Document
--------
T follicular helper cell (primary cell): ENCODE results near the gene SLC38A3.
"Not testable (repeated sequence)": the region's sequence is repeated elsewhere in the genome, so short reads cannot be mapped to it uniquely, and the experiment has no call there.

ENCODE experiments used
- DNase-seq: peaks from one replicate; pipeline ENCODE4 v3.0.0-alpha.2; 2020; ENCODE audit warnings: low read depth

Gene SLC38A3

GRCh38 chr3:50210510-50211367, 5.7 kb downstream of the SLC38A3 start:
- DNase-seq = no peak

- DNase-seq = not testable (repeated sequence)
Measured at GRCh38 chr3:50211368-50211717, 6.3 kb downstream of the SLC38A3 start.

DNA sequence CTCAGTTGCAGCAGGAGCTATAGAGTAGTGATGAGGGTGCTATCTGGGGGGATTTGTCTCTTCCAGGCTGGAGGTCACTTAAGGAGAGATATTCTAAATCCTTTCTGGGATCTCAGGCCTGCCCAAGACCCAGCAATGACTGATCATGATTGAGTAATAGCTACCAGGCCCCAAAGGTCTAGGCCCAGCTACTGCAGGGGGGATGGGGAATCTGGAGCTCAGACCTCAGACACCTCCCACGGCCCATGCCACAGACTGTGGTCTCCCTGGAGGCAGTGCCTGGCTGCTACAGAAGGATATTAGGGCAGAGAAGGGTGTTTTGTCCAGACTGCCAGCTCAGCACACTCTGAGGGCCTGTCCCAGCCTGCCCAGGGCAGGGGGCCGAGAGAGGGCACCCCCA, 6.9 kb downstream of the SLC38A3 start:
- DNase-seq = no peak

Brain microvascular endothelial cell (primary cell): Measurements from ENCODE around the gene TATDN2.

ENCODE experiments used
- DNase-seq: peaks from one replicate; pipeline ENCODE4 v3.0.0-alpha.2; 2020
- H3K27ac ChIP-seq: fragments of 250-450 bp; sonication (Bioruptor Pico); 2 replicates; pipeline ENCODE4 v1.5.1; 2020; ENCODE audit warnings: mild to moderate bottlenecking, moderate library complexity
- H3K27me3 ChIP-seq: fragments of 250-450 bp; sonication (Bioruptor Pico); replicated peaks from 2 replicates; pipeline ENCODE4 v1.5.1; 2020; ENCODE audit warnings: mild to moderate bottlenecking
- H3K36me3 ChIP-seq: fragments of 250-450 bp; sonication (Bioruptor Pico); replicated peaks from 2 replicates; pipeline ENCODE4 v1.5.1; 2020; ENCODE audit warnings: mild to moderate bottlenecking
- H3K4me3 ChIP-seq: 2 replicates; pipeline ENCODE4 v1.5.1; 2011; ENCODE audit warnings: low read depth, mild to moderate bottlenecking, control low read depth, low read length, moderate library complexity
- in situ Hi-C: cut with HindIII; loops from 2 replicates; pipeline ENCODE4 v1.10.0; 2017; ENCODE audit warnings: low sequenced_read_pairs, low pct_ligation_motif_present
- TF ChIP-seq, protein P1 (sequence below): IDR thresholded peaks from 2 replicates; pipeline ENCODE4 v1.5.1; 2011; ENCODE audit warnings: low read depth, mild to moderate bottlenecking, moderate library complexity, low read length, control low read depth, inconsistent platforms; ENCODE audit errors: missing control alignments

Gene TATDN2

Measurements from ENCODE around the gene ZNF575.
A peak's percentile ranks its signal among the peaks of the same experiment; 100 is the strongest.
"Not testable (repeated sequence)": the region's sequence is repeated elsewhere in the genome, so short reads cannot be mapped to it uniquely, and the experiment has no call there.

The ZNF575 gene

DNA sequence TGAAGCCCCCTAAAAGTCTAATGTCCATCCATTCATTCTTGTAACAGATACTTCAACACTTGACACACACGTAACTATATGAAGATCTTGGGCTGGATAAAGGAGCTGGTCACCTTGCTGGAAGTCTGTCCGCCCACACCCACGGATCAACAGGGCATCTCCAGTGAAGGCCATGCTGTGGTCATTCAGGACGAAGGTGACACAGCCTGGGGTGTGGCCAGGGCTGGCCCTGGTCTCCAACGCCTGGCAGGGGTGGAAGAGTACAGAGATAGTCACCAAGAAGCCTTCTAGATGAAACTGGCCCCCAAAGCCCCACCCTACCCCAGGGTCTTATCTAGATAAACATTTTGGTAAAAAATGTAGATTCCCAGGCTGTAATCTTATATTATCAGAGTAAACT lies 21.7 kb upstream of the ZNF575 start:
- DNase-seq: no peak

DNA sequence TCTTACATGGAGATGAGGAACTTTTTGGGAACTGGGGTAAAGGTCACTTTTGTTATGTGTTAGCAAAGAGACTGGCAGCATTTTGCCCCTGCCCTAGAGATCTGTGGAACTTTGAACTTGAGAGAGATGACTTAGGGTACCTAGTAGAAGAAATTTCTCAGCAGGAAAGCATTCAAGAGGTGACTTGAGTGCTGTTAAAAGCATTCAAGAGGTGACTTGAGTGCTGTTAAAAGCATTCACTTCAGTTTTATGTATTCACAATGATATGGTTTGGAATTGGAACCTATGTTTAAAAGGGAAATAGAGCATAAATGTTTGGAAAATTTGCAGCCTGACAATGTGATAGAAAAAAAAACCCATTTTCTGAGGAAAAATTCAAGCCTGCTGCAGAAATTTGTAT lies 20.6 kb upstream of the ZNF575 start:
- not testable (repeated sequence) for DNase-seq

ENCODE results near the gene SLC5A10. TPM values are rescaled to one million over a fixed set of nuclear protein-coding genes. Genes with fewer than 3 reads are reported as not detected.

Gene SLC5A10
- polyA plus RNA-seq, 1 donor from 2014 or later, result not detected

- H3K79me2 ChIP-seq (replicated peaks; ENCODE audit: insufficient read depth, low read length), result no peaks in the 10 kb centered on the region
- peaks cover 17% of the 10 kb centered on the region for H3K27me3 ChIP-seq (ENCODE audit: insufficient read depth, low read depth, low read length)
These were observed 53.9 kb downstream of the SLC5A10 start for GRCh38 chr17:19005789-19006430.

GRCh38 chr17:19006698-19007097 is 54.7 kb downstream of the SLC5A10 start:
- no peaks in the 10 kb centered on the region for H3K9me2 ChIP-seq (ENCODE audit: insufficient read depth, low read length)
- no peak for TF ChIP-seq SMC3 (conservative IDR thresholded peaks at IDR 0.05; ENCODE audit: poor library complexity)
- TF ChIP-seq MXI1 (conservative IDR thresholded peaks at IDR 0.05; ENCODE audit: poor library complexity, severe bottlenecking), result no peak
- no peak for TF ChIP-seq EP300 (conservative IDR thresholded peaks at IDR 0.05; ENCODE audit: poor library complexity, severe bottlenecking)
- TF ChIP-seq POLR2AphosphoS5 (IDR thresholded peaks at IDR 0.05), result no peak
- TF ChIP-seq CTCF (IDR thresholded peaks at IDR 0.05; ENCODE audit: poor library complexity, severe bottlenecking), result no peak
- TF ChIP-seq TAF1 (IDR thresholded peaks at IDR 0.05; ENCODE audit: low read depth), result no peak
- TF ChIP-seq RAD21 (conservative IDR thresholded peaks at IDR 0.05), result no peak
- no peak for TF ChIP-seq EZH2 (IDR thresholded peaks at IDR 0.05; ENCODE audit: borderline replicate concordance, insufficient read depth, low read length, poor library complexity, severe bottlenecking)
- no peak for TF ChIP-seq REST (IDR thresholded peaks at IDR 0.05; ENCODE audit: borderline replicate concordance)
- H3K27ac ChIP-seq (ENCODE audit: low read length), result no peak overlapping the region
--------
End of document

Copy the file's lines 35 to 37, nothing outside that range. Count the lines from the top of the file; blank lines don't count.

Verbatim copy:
These were observed 53.9 kb downstream of the SLC5A10 start for GRCh38 chr17:19005789-19006430.

GRCh38 chr17:19006698-19007097 is 54.7 kb downstream of the SLC5A10 start:
- no peaks in the 10 kb centered on the region for H3K9me2 ChIP-seq (ENCODE audit: insufficient read depth, low read length)